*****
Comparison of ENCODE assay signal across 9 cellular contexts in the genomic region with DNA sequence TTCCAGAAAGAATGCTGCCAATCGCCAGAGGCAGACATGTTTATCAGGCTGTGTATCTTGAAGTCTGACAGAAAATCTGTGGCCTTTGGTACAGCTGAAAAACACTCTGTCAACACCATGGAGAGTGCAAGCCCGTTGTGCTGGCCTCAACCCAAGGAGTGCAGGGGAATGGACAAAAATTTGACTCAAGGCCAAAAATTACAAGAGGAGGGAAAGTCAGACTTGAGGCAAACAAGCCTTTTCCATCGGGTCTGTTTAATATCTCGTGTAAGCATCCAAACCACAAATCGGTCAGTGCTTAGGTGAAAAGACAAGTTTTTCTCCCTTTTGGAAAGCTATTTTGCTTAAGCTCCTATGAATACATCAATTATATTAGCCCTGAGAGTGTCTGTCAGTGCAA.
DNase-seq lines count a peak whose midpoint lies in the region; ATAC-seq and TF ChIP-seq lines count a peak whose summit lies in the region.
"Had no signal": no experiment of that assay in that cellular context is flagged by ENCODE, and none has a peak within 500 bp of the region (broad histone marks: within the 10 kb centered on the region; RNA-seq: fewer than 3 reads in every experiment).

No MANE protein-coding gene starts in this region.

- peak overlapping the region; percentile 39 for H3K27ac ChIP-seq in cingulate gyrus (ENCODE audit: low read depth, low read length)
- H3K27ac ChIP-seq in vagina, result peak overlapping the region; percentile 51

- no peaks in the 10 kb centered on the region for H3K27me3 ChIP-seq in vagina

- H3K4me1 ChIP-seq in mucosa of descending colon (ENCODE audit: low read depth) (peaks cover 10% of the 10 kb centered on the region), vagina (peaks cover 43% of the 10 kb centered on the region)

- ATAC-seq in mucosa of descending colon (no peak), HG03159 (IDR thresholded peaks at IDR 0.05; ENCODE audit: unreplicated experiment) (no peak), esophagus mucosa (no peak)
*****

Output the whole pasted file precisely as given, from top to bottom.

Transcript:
Comparison of ENCODE assay signal across 9 cellular contexts in the genomic region with DNA sequence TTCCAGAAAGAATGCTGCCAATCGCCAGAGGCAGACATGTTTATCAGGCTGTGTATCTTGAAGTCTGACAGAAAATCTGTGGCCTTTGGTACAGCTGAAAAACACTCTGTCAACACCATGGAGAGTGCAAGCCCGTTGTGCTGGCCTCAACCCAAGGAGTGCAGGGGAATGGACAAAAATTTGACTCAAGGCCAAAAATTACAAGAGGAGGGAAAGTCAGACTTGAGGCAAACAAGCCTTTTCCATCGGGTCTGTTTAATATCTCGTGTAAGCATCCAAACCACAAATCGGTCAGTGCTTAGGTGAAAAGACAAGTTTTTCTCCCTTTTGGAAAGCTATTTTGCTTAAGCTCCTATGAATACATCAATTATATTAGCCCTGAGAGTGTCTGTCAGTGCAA.
DNase-seq lines count a peak whose midpoint lies in the region; ATAC-seq and TF ChIP-seq lines count a peak whose summit lies in the region.
"Had no signal": no experiment of that assay in that cellular context is flagged by ENCODE, and none has a peak within 500 bp of the region (broad histone marks: within the 10 kb centered on the region; RNA-seq: fewer than 3 reads in every experiment).

No MANE protein-coding gene starts in this region.

- peak overlapping the region; percentile 39 for H3K27ac ChIP-seq in cingulate gyrus (ENCODE audit: low read depth, low read length)
- H3K27ac ChIP-seq in vagina, result peak overlapping the region; percentile 51

- no peaks in the 10 kb centered on the region for H3K27me3 ChIP-seq in vagina

- H3K4me1 ChIP-seq in mucosa of descending colon (ENCODE audit: low read depth) (peaks cover 10% of the 10 kb centered on the region), vagina (peaks cover 43% of the 10 kb centered on the region)

- ATAC-seq in mucosa of descending colon (no peak), HG03159 (IDR thresholded peaks at IDR 0.05; ENCODE audit: unreplicated experiment) (no peak), esophagus mucosa (no peak)